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A trunk road, trunk highway, or strategic road is a major road—usually connecting two or more cities, ports, airports, etc.—which is the recommended route for long-distance and freight traffic. Many trunk roads have segregated lanes in a dual carriageway, or are motorway standard.

United Kingdom

In the United Kingdommarker, Trunk Roads were first defined for Great Britainmarker in the Trunk Roads Act 1936. Thirty major roads were classed as Trunk Roads and the Minister of Transportmarker took direct control of them and the bridges across them. This development did not extend to Northern Irelandmarker, which has always had a separate system of highway and road traffic law.

At that time, of British road were classified as Trunk Roads. Additional roads have been 'trunked', notably in the Trunk Roads Act 1946. Others, like virtually all British motorways, have entered the system as a result of new construction. As of 2004, Great Britainmarker has 7,845 miles (12,625 km) of Trunk Roads, of which 2,161 miles (3,478 km) are motorways. [58010]Trunk roads in Englandmarker are managed by the Highways Agency. Scotlandmarker has had responsibility for its own trunk roads since 1955; these are currently managed by Transport Scotland. Walesmarker has had responsibility for its trunk roads since 1965. England has 4,814 miles (7,747 km), Scotland has 1,982 miles (3,190 km) and Wales has 1,048 miles (1,687 km) of trunk roads, inclusive of motorways. The Highways Agency also have a full network map of trunk roads and motorways in England.

Most interurban trunk roads are "primary routes", the category of recommended roads for long distance and freight transport, but not all primary routes are trunk roads, the difference being that trunk roads are maintained by central government bodies rather than the local councils. Primary routes are identified by their direction signs, which feature white text on a green background with route numbers in yellow. Trunk roads, like other 'A' roads, can either be single- or dual-carriageway.

Trunk roads were often listed on older maps with a "T" in brackets after their number so as to distinguish them from non-trunk parts of the same road, however this addition is no longer included on current Ordnance Surveymarker maps which simply distinguish between primary and non-primary 'A' roads. A trunk road which has been upgraded to motorway standard can sometimes retain its original "A" number but with an "M" in brackets to denote that motorway regulations apply on it. Long distance examples of this are the A1marker in Englandmarker, and the A74 in Scotlandmarker.

De-trunking: United Kingdom

It is possible for roads to become 'de-trunked' to non-trunk roads (county 'A' roads in the UK), for example when superseded by a motorway following a similar route. When a road is 'detrunked' signposts are often replaced, making the route of the original road harder to follow.

In some places however, the road number will change and will usually be signposted in the style "B000, was A00", although repeated changes can lead to such oddities as "A5, was A5" (between St Albansmarker and Redbournmarker).

In England the government has de-trunked much of the trunk road network since the late 1990s, transferring responsibility to local councils to allow the Highways Agency to concentrate on a selection of core trunk routes, mostly dual carriageways and motorways.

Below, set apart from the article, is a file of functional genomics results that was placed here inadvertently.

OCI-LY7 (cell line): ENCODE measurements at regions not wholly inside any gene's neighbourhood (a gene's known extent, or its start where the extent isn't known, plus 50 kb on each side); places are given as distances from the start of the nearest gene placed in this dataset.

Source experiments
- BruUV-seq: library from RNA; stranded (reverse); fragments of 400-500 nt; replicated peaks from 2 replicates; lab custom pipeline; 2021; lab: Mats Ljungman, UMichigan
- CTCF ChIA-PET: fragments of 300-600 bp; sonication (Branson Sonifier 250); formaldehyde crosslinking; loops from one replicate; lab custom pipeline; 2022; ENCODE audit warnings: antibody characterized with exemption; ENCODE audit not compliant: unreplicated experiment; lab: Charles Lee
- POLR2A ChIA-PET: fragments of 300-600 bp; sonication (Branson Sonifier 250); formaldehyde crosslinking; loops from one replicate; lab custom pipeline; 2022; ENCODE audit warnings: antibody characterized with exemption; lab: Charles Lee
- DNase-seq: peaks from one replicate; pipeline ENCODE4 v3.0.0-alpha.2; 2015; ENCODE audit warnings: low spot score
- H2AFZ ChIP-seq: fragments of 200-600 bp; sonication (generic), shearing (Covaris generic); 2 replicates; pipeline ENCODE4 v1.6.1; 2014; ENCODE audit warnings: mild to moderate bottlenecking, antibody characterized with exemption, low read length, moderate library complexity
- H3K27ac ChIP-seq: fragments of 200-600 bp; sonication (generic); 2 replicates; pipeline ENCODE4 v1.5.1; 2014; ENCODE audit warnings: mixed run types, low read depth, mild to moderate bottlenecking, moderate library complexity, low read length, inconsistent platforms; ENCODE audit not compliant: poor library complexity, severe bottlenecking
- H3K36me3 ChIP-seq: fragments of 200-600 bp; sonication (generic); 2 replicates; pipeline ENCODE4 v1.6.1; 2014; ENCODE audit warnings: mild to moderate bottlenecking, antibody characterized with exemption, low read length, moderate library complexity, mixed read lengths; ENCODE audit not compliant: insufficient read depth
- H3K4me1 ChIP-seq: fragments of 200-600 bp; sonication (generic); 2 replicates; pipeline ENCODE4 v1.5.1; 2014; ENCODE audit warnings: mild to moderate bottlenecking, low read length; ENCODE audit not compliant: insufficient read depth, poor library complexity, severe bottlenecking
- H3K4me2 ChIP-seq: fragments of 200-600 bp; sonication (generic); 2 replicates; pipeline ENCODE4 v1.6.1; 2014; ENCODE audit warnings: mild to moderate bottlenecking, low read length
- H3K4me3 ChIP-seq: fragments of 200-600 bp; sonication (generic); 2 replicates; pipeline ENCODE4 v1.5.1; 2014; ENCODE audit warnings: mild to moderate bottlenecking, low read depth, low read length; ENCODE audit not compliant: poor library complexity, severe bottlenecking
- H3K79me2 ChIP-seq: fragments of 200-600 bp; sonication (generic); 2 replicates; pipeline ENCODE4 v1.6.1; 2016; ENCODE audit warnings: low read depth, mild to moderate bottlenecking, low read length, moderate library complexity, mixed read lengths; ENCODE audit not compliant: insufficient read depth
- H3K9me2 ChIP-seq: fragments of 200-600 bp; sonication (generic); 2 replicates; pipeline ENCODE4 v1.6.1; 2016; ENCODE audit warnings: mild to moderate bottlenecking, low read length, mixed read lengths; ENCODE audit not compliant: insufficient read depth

Ireland

In the Republic of Irelandmarker major roads were previously classified under an old system as Trunk Roads, and had route numbers prefixed by "T". Connecting roads were classified as Link Roads, and had route numbers prefixed by "L". Many of these roads had their origins in historic routes, including turnpike roads.

Although a number of old road signs using these route designations may still be encountered, Irelandmarker has long since adopted a newer classification scheme of National Primary and National Secondary routes ("N" roads), Regional roads ("R" roads), and Local roads ("L"-prefixed roads). Local roads were previously not signposted, although they are now signposted in many areas of the country.

The current "L"-prefixed Local roads are not connected with the previous "L"-prefixed Link Road classification.

De-trunking: Ireland

Some former Trunk Roads, or sections of former Trunk Roads, became non-trunk Regional roads under the new road numbering system introduced in the 1970s and 1980s. More recently, sections of some National Primary routes which have been bypassed by motorways or other road improvement schemes have been downgraded to Regional road status.

United States

Though the term trunk road is not commonly used in American English, the U.S. highway and Interstate highway systems can be considered American trunk highways. However, individual states are responsible for actual highway construction and maintenance, even though the federal government helps fund these activities as long as the states enact certain laws and enforce them. (Such laws have included the raising of the minimum drinking age and the lowering of speed limits.) Each state maintains all of its roads and tries to integrate them into a system appropriate for that state. Notably, the states of Michigan and Wisconsin designate their highways as "state trunklines" and "state trunk highways," respectively.[58011]

China

Chinamarker has begun development of the National Trunk Highway System (NTHS), which will create many east-west and north-south highways, plus seven radials heading out of the capital, Beijing.

France

Poland

See also



References




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